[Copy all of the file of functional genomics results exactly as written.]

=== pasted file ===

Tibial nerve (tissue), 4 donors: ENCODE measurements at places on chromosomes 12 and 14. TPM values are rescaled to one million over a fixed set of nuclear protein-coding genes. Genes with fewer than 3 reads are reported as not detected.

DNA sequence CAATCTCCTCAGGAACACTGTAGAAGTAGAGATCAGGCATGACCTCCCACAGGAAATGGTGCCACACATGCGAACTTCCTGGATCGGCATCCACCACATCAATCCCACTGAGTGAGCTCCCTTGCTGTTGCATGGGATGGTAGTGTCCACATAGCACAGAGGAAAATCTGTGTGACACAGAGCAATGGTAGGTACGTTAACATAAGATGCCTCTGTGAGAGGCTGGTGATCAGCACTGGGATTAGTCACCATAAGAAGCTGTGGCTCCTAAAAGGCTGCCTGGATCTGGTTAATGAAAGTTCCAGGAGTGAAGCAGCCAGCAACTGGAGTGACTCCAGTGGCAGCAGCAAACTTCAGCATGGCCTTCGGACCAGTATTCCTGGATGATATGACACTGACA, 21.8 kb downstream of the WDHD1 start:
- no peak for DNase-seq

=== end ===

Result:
Tibial nerve (tissue), 4 donors: ENCODE measurements at places on chromosomes 12 and 14. TPM values are rescaled to one million over a fixed set of nuclear protein-coding genes. Genes with fewer than 3 reads are reported as not detected.

DNA sequence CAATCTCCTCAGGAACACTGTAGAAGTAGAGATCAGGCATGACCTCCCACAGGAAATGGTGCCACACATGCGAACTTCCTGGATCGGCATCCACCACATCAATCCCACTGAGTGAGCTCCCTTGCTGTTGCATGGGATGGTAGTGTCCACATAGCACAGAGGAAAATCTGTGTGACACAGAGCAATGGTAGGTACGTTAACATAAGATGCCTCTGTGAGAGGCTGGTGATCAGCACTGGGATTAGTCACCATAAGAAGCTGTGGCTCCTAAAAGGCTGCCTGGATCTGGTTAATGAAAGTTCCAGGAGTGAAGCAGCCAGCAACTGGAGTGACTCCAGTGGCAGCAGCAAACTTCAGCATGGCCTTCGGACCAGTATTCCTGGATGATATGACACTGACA, 21.8 kb downstream of the WDHD1 start:
- no peak for DNase-seq